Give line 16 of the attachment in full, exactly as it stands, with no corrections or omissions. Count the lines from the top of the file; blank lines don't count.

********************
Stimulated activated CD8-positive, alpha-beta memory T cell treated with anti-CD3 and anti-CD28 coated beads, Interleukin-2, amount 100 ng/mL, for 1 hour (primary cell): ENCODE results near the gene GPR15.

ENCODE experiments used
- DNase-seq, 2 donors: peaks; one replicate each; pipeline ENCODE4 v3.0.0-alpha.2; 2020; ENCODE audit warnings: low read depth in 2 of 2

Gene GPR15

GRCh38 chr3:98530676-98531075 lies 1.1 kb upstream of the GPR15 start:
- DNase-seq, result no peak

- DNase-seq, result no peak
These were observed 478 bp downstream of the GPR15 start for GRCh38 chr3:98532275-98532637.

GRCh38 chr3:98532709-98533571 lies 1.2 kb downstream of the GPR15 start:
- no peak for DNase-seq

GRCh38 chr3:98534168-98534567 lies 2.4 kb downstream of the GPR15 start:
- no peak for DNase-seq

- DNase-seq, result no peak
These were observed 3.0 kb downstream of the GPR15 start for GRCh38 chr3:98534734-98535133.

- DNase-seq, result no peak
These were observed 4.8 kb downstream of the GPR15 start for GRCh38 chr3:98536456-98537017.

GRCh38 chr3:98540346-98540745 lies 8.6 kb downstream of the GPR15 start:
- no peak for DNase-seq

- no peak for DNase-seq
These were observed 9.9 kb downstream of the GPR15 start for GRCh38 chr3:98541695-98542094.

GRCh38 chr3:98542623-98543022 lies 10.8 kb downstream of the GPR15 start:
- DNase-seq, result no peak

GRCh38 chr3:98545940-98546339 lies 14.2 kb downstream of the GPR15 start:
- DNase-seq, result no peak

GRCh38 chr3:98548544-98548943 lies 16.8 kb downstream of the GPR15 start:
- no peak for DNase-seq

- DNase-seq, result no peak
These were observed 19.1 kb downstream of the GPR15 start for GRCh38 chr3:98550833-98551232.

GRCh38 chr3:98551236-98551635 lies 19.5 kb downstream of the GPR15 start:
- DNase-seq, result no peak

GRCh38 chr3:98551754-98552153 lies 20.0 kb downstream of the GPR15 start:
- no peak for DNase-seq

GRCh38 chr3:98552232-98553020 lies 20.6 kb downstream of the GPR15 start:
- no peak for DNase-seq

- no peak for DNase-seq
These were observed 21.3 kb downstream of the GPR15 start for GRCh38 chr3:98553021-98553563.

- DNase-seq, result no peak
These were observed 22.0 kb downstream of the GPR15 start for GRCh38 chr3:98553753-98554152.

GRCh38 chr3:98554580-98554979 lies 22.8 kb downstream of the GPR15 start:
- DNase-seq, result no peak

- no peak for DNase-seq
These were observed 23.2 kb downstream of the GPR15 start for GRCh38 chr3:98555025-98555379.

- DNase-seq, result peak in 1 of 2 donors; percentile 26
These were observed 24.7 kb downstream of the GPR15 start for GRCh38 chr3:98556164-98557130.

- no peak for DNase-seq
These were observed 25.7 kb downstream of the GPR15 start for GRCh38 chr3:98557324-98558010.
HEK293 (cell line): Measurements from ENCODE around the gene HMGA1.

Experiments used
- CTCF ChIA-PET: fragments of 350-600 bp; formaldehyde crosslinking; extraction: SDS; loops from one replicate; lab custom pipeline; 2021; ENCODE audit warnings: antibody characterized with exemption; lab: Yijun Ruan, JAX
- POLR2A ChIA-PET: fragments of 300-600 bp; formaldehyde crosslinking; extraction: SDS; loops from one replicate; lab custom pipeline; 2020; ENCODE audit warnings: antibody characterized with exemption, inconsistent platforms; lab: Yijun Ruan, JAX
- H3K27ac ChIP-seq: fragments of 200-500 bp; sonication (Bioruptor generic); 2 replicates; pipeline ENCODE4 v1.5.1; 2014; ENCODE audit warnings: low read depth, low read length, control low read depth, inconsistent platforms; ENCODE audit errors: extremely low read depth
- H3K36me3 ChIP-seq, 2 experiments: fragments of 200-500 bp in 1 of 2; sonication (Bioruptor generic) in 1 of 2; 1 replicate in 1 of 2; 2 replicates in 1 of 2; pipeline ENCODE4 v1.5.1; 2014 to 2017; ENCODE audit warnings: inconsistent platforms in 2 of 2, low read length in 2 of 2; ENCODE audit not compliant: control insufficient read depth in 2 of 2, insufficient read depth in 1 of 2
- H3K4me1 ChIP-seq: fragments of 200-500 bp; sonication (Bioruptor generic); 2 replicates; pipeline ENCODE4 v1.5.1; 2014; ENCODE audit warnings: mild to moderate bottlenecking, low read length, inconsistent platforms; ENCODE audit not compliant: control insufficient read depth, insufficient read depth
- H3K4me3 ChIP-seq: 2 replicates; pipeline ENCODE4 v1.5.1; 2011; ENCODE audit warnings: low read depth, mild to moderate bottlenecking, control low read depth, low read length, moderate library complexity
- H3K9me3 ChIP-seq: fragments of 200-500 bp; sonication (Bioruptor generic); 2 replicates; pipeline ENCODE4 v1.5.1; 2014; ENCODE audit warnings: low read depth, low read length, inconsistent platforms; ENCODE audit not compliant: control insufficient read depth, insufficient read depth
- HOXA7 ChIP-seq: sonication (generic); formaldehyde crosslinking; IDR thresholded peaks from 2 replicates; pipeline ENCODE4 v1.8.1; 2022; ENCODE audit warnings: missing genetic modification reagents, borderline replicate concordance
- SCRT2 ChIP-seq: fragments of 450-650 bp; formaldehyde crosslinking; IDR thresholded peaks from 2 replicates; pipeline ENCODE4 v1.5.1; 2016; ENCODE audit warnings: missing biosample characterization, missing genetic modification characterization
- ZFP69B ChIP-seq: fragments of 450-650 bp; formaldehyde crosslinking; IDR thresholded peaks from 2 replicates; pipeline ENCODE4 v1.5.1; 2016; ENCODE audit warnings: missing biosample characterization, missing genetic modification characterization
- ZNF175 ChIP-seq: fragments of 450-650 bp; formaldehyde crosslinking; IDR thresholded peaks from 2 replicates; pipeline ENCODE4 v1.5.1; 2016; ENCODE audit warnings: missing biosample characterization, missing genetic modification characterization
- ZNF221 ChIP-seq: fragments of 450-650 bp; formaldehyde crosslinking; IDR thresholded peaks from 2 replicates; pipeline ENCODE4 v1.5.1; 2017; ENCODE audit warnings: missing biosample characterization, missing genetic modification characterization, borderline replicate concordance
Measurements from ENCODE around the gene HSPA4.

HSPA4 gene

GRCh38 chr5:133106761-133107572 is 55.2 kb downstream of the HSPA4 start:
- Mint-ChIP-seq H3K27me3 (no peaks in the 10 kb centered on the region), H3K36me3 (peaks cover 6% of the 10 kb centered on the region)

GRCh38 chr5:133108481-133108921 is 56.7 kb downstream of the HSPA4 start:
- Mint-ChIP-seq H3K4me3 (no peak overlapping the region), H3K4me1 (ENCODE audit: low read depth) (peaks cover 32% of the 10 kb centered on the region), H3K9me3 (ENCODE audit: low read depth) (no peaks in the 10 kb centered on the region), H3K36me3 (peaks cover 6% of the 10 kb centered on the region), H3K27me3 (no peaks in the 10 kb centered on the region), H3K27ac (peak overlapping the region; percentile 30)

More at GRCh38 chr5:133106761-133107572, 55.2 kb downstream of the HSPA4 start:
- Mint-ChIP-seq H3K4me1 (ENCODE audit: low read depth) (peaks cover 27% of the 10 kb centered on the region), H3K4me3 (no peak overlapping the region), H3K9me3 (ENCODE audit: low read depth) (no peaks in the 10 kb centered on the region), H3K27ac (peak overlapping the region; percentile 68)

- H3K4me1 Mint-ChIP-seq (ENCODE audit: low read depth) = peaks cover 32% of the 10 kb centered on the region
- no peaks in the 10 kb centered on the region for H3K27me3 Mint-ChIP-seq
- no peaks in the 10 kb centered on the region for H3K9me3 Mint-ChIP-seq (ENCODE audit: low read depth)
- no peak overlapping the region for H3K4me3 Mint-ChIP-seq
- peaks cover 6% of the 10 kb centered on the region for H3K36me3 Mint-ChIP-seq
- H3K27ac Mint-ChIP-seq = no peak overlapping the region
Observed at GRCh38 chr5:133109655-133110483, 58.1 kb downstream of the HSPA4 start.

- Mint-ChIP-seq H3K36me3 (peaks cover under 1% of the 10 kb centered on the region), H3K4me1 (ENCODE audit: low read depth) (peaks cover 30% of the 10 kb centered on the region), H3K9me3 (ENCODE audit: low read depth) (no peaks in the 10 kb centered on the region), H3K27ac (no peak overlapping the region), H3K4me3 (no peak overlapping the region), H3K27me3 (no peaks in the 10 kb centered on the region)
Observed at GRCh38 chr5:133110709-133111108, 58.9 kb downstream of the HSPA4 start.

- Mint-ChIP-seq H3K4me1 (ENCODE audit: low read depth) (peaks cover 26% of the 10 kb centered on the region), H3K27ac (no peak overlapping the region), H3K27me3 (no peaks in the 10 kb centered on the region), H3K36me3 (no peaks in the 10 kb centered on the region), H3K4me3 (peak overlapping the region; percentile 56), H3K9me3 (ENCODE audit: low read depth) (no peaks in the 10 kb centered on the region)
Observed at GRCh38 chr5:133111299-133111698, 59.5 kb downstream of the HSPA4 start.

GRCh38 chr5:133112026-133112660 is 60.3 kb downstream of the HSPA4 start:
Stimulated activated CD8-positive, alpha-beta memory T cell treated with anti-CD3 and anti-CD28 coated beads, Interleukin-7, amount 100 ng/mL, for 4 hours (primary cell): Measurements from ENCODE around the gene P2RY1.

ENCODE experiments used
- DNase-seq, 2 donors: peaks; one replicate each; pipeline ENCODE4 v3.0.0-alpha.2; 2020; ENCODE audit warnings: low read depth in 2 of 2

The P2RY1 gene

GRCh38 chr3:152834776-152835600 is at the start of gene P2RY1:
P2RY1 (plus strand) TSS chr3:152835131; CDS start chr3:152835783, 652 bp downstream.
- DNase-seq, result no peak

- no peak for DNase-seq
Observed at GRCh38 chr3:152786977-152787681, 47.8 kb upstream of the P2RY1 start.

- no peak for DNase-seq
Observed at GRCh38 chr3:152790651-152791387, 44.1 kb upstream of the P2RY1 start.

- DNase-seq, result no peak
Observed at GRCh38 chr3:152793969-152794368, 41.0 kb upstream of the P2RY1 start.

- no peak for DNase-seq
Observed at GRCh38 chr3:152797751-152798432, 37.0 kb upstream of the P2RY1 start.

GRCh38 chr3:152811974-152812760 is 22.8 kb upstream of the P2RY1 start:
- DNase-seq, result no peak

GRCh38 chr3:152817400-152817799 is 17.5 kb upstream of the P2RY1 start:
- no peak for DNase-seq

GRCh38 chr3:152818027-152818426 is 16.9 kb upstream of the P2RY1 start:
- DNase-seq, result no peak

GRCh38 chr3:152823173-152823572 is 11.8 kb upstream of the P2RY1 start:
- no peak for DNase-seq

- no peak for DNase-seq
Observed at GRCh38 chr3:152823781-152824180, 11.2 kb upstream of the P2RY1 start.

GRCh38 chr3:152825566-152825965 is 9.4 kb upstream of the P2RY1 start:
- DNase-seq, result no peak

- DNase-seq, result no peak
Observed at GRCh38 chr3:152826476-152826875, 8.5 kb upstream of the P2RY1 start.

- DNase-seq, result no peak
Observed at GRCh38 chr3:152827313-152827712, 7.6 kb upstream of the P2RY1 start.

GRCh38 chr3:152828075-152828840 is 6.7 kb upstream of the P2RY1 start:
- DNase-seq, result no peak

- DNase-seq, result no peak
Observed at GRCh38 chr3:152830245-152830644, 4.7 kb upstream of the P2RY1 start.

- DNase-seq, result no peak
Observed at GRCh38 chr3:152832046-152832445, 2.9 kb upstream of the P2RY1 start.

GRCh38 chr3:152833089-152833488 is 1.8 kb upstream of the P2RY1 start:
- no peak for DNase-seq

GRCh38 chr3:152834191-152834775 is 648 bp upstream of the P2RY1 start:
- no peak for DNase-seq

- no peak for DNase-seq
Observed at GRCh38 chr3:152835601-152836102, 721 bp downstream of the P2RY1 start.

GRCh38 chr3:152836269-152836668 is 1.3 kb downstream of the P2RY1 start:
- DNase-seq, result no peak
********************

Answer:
These were observed 4.8 kb downstream of the GPR15 start for GRCh38 chr3:98536456-98537017.